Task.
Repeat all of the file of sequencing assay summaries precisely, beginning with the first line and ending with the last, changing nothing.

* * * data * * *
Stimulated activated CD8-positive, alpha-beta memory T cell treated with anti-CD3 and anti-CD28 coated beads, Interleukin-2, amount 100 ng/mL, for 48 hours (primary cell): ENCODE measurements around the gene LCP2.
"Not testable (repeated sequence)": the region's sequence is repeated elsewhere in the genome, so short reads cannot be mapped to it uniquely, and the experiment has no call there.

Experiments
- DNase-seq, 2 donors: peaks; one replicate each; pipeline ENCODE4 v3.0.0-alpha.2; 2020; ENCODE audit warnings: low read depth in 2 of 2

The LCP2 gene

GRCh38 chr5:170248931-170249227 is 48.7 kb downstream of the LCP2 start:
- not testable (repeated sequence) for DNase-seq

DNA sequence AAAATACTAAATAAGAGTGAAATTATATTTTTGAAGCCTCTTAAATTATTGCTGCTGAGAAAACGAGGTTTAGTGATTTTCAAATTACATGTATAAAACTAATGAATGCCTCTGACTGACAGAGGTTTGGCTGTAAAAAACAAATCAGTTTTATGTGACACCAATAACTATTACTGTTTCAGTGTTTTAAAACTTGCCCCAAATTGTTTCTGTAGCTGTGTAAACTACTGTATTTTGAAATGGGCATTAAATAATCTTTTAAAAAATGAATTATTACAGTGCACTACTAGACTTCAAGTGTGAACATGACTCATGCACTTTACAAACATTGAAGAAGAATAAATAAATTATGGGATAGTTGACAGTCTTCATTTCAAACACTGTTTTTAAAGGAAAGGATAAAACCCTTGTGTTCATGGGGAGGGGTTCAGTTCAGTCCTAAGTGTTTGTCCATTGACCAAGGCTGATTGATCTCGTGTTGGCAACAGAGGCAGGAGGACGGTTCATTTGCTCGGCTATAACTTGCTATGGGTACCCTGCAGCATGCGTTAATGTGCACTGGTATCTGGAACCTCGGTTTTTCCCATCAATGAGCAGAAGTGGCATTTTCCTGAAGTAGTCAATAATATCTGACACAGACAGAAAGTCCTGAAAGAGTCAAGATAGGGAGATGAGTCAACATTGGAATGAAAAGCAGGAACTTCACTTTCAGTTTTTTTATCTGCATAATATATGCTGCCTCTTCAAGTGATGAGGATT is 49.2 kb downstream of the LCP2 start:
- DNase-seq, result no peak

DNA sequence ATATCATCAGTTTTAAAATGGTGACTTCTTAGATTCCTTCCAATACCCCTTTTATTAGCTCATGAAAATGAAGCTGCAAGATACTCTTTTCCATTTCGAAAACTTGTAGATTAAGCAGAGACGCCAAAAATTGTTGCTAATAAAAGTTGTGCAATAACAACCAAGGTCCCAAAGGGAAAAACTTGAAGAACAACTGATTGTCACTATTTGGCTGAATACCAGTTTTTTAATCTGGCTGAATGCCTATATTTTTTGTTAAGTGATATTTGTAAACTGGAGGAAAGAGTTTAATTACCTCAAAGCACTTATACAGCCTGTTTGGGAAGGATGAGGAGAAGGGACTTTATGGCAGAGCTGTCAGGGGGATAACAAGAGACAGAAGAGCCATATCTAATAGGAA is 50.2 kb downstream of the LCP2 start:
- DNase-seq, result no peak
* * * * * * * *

Stimulated activated CD8-positive, alpha-beta memory T cell treated with anti-CD3 and anti-CD28 coated beads, Interleukin-2, amount 100 ng/mL, for 48 hours (primary cell): ENCODE measurements around the gene LCP2.
"Not testable (repeated sequence)": the region's sequence is repeated elsewhere in the genome, so short reads cannot be mapped to it uniquely, and the experiment has no call there.

Experiments
- DNase-seq, 2 donors: peaks; one replicate each; pipeline ENCODE4 v3.0.0-alpha.2; 2020; ENCODE audit warnings: low read depth in 2 of 2

The LCP2 gene

GRCh38 chr5:170248931-170249227 is 48.7 kb downstream of the LCP2 start:
- not testable (repeated sequence) for DNase-seq

DNA sequence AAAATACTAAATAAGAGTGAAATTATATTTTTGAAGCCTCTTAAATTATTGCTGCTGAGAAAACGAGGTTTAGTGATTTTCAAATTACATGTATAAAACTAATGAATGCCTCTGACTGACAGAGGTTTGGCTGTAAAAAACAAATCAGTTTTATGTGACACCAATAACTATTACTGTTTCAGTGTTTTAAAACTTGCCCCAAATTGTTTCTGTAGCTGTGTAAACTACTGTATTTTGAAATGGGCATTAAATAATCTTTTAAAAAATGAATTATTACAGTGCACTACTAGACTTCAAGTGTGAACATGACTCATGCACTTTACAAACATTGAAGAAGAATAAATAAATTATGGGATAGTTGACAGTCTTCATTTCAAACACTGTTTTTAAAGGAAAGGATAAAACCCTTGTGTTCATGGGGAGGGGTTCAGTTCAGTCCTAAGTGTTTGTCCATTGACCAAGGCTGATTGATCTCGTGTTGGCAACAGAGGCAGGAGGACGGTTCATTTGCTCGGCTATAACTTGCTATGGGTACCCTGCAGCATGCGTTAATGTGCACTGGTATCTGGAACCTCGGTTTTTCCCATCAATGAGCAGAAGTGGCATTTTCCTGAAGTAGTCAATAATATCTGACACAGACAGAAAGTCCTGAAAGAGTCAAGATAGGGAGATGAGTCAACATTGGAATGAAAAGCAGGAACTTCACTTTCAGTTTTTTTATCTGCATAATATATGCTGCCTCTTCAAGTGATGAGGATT is 49.2 kb downstream of the LCP2 start:
- DNase-seq, result no peak

DNA sequence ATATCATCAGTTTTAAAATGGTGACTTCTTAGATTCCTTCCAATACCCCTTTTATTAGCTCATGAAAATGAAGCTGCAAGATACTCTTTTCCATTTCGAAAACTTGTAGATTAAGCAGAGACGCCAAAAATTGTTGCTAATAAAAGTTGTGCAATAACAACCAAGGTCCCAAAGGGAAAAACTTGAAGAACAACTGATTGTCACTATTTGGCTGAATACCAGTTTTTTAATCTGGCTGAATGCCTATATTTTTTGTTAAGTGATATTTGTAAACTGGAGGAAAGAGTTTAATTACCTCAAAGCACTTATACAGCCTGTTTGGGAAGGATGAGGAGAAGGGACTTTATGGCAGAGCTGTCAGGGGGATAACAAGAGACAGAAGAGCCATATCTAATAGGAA is 50.2 kb downstream of the LCP2 start:
- DNase-seq, result no peak